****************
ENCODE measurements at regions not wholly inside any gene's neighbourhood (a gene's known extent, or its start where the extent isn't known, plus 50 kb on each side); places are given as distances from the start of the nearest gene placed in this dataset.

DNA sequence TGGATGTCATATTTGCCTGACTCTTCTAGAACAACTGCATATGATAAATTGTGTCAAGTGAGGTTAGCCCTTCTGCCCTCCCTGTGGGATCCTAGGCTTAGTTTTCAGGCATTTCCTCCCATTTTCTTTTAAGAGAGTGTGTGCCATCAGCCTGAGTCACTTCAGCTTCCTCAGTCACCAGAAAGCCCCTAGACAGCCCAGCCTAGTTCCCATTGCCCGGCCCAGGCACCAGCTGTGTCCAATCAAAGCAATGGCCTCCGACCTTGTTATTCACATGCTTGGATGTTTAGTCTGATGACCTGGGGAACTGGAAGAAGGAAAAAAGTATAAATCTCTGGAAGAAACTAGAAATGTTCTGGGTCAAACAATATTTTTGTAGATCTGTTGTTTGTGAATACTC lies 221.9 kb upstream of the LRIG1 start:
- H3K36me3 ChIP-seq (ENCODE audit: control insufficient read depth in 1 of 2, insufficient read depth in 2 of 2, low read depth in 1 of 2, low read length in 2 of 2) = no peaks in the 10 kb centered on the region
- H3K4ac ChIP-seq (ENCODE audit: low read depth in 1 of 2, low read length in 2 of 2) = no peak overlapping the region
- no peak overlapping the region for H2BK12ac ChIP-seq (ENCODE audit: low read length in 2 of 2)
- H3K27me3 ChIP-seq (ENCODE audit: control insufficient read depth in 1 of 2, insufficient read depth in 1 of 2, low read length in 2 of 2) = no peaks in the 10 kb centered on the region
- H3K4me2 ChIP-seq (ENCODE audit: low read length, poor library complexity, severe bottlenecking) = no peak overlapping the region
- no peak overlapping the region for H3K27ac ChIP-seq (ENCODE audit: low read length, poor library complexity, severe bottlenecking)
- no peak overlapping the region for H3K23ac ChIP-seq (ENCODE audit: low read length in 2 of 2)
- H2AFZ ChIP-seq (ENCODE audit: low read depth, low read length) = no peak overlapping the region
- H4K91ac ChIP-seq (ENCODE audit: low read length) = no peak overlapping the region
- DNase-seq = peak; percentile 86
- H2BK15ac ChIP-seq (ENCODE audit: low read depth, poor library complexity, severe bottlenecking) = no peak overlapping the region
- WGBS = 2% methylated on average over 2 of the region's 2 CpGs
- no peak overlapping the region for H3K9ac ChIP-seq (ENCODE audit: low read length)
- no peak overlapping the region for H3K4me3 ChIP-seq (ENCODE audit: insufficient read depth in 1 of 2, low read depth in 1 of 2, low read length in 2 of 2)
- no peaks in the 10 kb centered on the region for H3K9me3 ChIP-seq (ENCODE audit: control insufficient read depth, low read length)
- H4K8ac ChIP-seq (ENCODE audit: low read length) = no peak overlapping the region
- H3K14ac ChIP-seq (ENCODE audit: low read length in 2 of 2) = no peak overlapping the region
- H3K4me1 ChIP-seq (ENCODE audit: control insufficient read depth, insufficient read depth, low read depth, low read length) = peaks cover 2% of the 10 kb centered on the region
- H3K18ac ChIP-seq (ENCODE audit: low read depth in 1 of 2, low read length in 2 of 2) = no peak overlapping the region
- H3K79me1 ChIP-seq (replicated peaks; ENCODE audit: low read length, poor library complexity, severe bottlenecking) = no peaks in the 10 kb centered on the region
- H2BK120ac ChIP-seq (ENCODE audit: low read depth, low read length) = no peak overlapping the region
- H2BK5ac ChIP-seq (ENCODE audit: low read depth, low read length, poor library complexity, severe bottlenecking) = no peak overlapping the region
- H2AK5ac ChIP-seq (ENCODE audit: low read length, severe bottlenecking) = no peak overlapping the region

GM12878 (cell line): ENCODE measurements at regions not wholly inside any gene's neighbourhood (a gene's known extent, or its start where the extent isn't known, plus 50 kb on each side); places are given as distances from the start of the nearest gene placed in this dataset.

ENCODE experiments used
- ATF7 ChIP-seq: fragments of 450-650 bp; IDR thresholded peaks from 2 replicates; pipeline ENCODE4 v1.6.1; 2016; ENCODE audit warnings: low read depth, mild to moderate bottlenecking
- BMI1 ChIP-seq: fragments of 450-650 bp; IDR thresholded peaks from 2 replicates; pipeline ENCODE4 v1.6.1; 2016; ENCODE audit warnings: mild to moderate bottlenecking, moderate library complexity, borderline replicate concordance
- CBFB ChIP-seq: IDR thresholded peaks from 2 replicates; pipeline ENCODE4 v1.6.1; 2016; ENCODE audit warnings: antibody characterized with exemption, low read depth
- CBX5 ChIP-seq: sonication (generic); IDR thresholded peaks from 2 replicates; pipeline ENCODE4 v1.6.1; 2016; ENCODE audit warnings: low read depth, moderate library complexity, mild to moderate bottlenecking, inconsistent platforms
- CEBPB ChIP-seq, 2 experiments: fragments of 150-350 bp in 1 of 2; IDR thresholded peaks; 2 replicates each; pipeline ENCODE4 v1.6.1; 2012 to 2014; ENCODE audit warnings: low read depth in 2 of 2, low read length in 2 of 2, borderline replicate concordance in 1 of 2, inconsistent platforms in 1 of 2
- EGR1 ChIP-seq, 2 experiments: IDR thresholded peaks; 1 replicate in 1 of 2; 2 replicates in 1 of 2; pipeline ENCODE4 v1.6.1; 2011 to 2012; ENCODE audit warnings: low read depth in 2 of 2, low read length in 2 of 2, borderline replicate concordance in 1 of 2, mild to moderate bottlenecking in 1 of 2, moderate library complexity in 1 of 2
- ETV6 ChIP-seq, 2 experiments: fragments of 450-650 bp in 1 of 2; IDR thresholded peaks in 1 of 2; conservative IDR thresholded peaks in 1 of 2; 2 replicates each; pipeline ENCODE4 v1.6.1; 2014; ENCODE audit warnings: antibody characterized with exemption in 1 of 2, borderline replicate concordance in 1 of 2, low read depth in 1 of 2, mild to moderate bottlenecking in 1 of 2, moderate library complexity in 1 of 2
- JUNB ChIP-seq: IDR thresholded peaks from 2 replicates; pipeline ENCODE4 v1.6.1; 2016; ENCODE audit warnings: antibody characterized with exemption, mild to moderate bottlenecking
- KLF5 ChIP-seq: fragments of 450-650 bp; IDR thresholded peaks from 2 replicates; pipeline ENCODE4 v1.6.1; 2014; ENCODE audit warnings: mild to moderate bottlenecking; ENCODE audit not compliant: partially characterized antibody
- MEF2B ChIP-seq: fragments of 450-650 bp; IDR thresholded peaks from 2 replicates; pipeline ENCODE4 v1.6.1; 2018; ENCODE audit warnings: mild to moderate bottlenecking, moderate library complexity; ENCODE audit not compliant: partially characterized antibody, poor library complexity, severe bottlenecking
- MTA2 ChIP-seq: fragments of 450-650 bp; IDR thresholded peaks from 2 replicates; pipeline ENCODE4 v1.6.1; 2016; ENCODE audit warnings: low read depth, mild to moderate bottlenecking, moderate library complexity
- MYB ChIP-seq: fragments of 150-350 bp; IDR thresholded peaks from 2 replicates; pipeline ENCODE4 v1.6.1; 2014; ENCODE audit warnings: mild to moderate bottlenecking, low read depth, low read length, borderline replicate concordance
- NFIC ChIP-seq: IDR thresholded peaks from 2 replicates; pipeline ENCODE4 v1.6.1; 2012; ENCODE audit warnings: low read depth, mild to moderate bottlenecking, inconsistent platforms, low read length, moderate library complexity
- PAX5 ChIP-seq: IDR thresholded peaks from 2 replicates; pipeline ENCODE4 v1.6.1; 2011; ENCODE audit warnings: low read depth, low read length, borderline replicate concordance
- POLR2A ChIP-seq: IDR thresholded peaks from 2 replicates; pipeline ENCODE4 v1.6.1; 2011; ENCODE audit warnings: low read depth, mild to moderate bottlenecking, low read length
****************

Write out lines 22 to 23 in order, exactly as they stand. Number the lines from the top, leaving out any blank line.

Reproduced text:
- H3K79me1 ChIP-seq (replicated peaks; ENCODE audit: low read length, poor library complexity, severe bottlenecking) = no peaks in the 10 kb centered on the region
- H2BK120ac ChIP-seq (ENCODE audit: low read depth, low read length) = no peak overlapping the region